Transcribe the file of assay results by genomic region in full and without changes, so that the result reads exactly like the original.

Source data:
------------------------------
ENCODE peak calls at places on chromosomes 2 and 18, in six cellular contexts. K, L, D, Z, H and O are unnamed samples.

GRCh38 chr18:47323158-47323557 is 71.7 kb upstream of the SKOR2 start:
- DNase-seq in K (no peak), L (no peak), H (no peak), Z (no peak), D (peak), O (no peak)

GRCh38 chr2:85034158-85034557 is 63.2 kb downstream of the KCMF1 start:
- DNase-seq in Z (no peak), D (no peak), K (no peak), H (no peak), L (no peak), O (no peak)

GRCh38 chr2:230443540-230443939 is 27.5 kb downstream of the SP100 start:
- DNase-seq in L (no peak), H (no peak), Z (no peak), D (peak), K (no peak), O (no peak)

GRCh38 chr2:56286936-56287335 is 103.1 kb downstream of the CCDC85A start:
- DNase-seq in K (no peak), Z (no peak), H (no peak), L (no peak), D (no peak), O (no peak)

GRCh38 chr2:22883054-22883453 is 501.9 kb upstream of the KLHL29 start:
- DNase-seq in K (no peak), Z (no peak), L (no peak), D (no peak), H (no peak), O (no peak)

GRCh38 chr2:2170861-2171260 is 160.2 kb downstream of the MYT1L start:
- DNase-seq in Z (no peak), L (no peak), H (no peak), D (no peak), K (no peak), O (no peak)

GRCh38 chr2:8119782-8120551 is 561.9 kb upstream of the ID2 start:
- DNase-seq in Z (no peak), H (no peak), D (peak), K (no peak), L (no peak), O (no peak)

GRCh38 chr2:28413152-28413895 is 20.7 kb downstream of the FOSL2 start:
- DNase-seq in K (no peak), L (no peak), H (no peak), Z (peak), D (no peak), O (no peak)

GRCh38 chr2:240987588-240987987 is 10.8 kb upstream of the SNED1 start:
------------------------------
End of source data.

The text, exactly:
ENCODE peak calls at places on chromosomes 2 and 18, in six cellular contexts. K, L, D, Z, H and O are unnamed samples.

GRCh38 chr18:47323158-47323557 is 71.7 kb upstream of the SKOR2 start:
- DNase-seq in K (no peak), L (no peak), H (no peak), Z (no peak), D (peak), O (no peak)

GRCh38 chr2:85034158-85034557 is 63.2 kb downstream of the KCMF1 start:
- DNase-seq in Z (no peak), D (no peak), K (no peak), H (no peak), L (no peak), O (no peak)

GRCh38 chr2:230443540-230443939 is 27.5 kb downstream of the SP100 start:
- DNase-seq in L (no peak), H (no peak), Z (no peak), D (peak), K (no peak), O (no peak)

GRCh38 chr2:56286936-56287335 is 103.1 kb downstream of the CCDC85A start:
- DNase-seq in K (no peak), Z (no peak), H (no peak), L (no peak), D (no peak), O (no peak)

GRCh38 chr2:22883054-22883453 is 501.9 kb upstream of the KLHL29 start:
- DNase-seq in K (no peak), Z (no peak), L (no peak), D (no peak), H (no peak), O (no peak)

GRCh38 chr2:2170861-2171260 is 160.2 kb downstream of the MYT1L start:
- DNase-seq in Z (no peak), L (no peak), H (no peak), D (no peak), K (no peak), O (no peak)

GRCh38 chr2:8119782-8120551 is 561.9 kb upstream of the ID2 start:
- DNase-seq in Z (no peak), H (no peak), D (peak), K (no peak), L (no peak), O (no peak)

GRCh38 chr2:28413152-28413895 is 20.7 kb downstream of the FOSL2 start:
- DNase-seq in K (no peak), L (no peak), H (no peak), Z (peak), D (no peak), O (no peak)

GRCh38 chr2:240987588-240987987 is 10.8 kb upstream of the SNED1 start: